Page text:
When a driver is arrested for DWI in New Jersey, there are many concerns and questions that will arise as to how the process will go and the best way to achieve a positive outcome. Some of the most frequent questions that come up have to do with testifying at trial. Many factors come into play such as whether or not it’s a good idea to testify in the trial, how to prepare for the testimony, how to behave during the testimony and what kinds of questions will be asked. Part of a defense attorney’s job is to examine the evidence in the case and to prepare the defendant for testimony.
Process For A DWI Stop And Arrest
When a driver is stopped by law enforcement on suspicion of DWI in NJ, the officer must have a legitimate reason for making the stop. That could be witnessing the driver swerving in and out of traffic, breaking traffic laws, speeding, driving too slowly and many other questionable actions. It could also be made if another driver saw the vehicle behaving erratically and contacted police.
Once the stop is made, the officer will speak to the driver and look for telltale signs of intoxication. An obvious one is an open container of alcohol in the vehicle. Other signals include bloodshot eyes, slurred speech and the smell of alcohol. After that, the officer will ask the driver to submit to field sobriety tests such as the Walk and Turn test and the Horizontal Gaze Nystagmus test. Next, there will be a breath test to determine the blood alcohol content. The officer must watch the driver for 20 uninterrupted minutes to ensure nothing is done – chewing gum, smoking a cigarette, regurgitating – to compromise the accuracy of the test. When the breath test is given, if the driver registers over a certain level, there will be an arrest made for DWI.
For a driver over the age of 21, the BAC to warrant an arrest for DWI is 0.08%. If the driver is under 21, the level is 0.01%. If it is a commercial driver, the level is 0.04%. Once the arrest is made, the driver will be confronted with a variety of punishments if convicted. Depending on the number of times that the driver has been convicted of DWI and the BAC level, the penalties can grow in severity.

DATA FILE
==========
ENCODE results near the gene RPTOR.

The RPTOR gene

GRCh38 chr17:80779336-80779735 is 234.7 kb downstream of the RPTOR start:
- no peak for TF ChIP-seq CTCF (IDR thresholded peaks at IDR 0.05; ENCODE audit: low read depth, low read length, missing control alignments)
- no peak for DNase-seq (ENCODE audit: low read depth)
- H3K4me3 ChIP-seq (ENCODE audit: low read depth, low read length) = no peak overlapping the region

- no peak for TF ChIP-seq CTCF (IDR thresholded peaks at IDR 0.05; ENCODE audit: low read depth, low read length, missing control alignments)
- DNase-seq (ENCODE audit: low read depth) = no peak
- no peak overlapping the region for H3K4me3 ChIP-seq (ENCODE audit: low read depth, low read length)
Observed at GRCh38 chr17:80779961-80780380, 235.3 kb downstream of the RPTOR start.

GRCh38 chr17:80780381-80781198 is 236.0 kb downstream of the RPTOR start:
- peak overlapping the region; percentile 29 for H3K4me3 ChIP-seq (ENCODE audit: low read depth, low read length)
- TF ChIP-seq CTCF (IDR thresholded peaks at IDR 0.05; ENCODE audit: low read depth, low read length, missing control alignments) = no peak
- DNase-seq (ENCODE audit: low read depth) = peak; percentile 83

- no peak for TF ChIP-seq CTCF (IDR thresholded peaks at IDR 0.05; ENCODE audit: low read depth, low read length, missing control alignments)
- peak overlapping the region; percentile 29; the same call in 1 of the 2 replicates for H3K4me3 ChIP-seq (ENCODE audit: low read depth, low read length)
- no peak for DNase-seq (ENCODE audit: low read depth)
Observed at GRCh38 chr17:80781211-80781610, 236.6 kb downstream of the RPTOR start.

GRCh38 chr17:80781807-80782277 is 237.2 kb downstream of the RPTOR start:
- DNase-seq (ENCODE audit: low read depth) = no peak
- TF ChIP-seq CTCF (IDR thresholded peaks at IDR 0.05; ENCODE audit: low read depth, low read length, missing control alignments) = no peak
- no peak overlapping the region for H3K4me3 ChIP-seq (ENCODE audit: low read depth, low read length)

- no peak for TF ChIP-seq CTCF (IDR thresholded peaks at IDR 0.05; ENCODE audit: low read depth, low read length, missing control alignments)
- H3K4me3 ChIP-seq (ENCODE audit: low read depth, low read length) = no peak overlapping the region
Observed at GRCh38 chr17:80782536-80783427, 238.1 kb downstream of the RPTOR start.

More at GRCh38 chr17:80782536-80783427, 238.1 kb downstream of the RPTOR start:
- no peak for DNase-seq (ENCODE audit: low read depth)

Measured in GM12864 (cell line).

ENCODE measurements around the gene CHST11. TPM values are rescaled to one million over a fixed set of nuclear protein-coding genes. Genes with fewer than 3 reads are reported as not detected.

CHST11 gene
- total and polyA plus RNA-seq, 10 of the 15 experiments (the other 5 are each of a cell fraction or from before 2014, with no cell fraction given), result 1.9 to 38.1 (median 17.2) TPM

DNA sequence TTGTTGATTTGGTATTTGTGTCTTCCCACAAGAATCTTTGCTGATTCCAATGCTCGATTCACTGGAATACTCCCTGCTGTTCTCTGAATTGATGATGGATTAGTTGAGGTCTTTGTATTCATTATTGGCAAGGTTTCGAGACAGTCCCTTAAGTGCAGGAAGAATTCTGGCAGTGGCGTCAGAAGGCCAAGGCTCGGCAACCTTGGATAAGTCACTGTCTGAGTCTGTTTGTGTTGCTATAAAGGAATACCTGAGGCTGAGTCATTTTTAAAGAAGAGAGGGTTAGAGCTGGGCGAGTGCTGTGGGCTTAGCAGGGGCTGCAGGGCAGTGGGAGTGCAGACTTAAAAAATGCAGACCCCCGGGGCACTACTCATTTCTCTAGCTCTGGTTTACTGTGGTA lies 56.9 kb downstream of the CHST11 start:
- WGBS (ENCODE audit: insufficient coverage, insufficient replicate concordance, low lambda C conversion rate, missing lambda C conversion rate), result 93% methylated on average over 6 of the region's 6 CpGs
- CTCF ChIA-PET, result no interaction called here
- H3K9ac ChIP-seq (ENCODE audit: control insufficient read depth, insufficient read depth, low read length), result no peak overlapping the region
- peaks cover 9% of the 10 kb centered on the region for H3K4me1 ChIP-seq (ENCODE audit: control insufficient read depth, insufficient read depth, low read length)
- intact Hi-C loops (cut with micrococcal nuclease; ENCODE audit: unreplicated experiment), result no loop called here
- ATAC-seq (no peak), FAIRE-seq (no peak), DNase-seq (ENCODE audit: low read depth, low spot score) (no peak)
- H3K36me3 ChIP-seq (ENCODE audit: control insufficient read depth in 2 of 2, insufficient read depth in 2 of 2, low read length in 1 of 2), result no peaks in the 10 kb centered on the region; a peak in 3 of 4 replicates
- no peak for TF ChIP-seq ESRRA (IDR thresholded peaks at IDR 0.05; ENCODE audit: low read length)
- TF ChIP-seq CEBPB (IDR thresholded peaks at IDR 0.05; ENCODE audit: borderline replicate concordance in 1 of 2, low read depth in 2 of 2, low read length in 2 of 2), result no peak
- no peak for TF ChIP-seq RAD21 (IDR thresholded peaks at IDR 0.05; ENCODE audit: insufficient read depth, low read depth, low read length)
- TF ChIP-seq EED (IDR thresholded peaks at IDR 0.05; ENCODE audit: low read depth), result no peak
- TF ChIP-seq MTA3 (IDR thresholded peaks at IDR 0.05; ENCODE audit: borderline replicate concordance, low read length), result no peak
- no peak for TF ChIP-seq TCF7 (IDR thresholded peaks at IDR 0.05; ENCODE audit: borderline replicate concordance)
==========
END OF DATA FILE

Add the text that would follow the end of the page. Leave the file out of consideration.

For a first offense DWI with a BAC of 0.08% and below 0.10%, there will be a fine of between $250 and $400. There can be a jail sentence of up to 30 days. There will be an annual surcharge of $1,000 for three years. $230 will be paid to the Intoxicated Driver Resource Center (IDRC). $100 each will go to the Alcohol Education and Rehabilitation Fund (AERF) and the drunk driving fund. $75 will go to the Neighborhood Services Fund. There will also be a driver’s license suspension for three months.
Considering these penalties, it behooves a driver to do whatever he or she can to be acquitted or have the charges reduced or dropped.
Being Prepared To Testify
As the trial date approaches, a good attorney will help the client get ready to testify. The attorney will walk the client through the testimony with examples of the questions that will be asked by both the defense attorney and the prosecutor. There is the possibility that the judge will also ask questions. These practice situations can go a long way in helping a client feel relaxed when testifying and not let that natural fear and nervousness lead to mistakes. These sessions should be taken seriously as they will give a guideline of what to expect when the actual time to testify comes.
Testifying At Your DWI Trial
Most people are accustomed to courtroom dramas on television and in the movies and think it will be a similar dynamic when their own trial takes place. While the cast of characters might be the same with the judge, prosecutor, defense, court stenographer and police witnesses, there won’t be any dramatic moment with a confrontation. Before the trial, you will likely have been in court at other junctures for hearings in advance of the trial. This should assuage any shock as to how the courtroom appears.
At your DWI trial, you will be advised to dress professionally without any gaudy jewelry. You will have your chance to explain what happened at the time of your arrest. When your lawyer begins questioning you, the entire testimony will have been reviewed beforehand. The only difference is that, in court, it will be on the record. In other words, it counts. Your attorney will try to place you in the best possible light and give a reasonable explanation as to what happened. Then the prosecutor will ask a series of questions designed to undermine the defense and help prove the case against you.
Your attorney will advise you to listen to each question and allow the questioner – whether it’s the defense attorney, prosecutor or judge – to complete it before replying. If there is confusion, it’s fine to ask that the question be repeated. Prior to answering, think carefully about the reply. Only give as much information as is necessary. There is no need to be expansive unless directed to do so by the judge.
The testimony is the defendant’s chance to give a plausible explanation for the DWI arrest such as a medical issue causing the failure of the field sobriety test or that the traffic stop was made without good reason. The penalties for a DWI conviction are expensive and long-lasting. If there is a chance to be acquitted, the defendant should do everything in his or her power to achieve that end. It is important to be fully ready to testify so there are no mistakes made due to a lack of understanding as to how the process works.